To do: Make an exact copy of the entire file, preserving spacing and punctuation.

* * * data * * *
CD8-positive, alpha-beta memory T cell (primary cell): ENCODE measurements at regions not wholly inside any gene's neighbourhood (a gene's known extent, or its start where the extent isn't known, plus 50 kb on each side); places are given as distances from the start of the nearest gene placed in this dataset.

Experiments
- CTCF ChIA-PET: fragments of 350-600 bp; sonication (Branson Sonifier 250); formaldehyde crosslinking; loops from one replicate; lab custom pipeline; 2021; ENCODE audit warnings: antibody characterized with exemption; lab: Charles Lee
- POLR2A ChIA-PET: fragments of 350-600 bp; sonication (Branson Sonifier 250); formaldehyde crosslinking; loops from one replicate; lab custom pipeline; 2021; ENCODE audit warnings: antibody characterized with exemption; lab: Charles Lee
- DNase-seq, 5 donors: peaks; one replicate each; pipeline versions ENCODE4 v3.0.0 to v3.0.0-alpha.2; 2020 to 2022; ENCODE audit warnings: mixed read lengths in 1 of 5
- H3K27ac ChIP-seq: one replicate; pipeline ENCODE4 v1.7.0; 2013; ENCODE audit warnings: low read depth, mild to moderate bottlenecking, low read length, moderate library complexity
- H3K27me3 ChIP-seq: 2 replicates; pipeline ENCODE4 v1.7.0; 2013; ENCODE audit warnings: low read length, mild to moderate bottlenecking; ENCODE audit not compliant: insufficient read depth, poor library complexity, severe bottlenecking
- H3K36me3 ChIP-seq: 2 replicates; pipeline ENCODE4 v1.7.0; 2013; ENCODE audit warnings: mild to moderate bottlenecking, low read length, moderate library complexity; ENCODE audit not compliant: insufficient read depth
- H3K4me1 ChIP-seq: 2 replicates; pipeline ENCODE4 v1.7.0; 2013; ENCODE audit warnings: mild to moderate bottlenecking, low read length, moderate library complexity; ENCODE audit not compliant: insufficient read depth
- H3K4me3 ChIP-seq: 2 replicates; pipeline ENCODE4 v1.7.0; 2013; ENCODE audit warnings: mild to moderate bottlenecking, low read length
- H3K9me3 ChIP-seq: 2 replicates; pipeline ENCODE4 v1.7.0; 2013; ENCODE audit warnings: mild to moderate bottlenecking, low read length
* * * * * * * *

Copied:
CD8-positive, alpha-beta memory T cell (primary cell): ENCODE measurements at regions not wholly inside any gene's neighbourhood (a gene's known extent, or its start where the extent isn't known, plus 50 kb on each side); places are given as distances from the start of the nearest gene placed in this dataset.

Experiments
- CTCF ChIA-PET: fragments of 350-600 bp; sonication (Branson Sonifier 250); formaldehyde crosslinking; loops from one replicate; lab custom pipeline; 2021; ENCODE audit warnings: antibody characterized with exemption; lab: Charles Lee
- POLR2A ChIA-PET: fragments of 350-600 bp; sonication (Branson Sonifier 250); formaldehyde crosslinking; loops from one replicate; lab custom pipeline; 2021; ENCODE audit warnings: antibody characterized with exemption; lab: Charles Lee
- DNase-seq, 5 donors: peaks; one replicate each; pipeline versions ENCODE4 v3.0.0 to v3.0.0-alpha.2; 2020 to 2022; ENCODE audit warnings: mixed read lengths in 1 of 5
- H3K27ac ChIP-seq: one replicate; pipeline ENCODE4 v1.7.0; 2013; ENCODE audit warnings: low read depth, mild to moderate bottlenecking, low read length, moderate library complexity
- H3K27me3 ChIP-seq: 2 replicates; pipeline ENCODE4 v1.7.0; 2013; ENCODE audit warnings: low read length, mild to moderate bottlenecking; ENCODE audit not compliant: insufficient read depth, poor library complexity, severe bottlenecking
- H3K36me3 ChIP-seq: 2 replicates; pipeline ENCODE4 v1.7.0; 2013; ENCODE audit warnings: mild to moderate bottlenecking, low read length, moderate library complexity; ENCODE audit not compliant: insufficient read depth
- H3K4me1 ChIP-seq: 2 replicates; pipeline ENCODE4 v1.7.0; 2013; ENCODE audit warnings: mild to moderate bottlenecking, low read length, moderate library complexity; ENCODE audit not compliant: insufficient read depth
- H3K4me3 ChIP-seq: 2 replicates; pipeline ENCODE4 v1.7.0; 2013; ENCODE audit warnings: mild to moderate bottlenecking, low read length
- H3K9me3 ChIP-seq: 2 replicates; pipeline ENCODE4 v1.7.0; 2013; ENCODE audit warnings: mild to moderate bottlenecking, low read length